"Wild - romantic Corsica" Top 5 Page for this destination Corsica by coccinella169

Corsica Travel Guide: 378 reviews and 1,139 photos

Corsica is an island, surrounded by the Ligurian, Mediterranean and Tyrrhenian Sea. Although many Corsicans don`t like this fact, it belongs to France. Corsica is like a huge rock in the sea, it´s landscape is wild, it has plenty of picturesque villages and nice beaches with turquoise water. It is in a lovely way old-fashioned. My itinerary in Corsica included a stay in Bastia, a scenic ride on the narrow-gauge railway crossing Corsica to Ajaccio, the capital. I saw the lovely town of Sartène on the West Coast, and headed down to Bonifacio on the Southern tip of Corsica, before travelling the East coast back to Bastia. Of course I didn`t miss some of the idyllic beaches :).

Go to Corsica if you like unspoilt nature, without that awful huge hotel buildings you find on other coastlines in Europe. Corsica is good for hiking, especially in spring and autumn, for horse riding (as there is a farm practically at every corner) and for simply enjoying life. Food is farmer`s cuisine on on hand and tasty seafood on the other, very tempting. Carnivores will be delighted there in regard of the local "charcuterie". Corsicans like to hunt, especially those numerous wild pigs on the island :).

Corsican culture

The Corsicans I met were so polite and friendly. In small villages I was even greeted on the streets! In case you do not speak any roman language, you might have to use gestures to communicate. I didn`t get any english menu not even once, and even if I addressed to the person in English, the answer was in French. A good possibility for me to dig out my school French in any case :). Corsicans have their own language - Corse. Basically it sounds like a mixture between Italian and French. There is no need to try to speak Corse, Corsicans do not like this - a Corsican told me, that Corse is exclusively used to communicate between them. In case you want to know how Corsican sounds, listen to the lovely celtic inspired folk music of Corsica´s most famous group "I muvrini". Corsicans are proud of their culture, and many want to be indipendent from France and have their own country. Road signs are bilingual, and very often the French name is sprayed out. You can also see bullet holes on many road signs. There is also some nationalist violence - for example in my first night in Bastia, they blew up the entrance of the administration building. Street musicians sing of "libertà" - freedom, and you see a lot of graffiti saying "indipendenza", or that French should go out of the country. Usually nationalists take care that no people are harmed, and in general I had the impression that there is not much crime in Corsica.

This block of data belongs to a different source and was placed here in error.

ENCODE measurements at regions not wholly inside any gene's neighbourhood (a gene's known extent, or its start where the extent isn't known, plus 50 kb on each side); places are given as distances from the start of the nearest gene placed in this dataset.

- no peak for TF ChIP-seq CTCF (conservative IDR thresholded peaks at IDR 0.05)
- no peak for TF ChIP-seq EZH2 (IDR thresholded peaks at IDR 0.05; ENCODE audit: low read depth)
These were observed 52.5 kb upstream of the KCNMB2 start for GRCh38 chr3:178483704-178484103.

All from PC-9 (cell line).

Pros and Cons
  • Pros:The landscape, the beaches, the picturesque villages
  • Cons:occasional acts of violence, not really a low budget destination
  • In a nutshell:Nature lovers paradise!
  • Last visit to Corsica: Aug 2007
  • Intro Updated Sep 10, 2007
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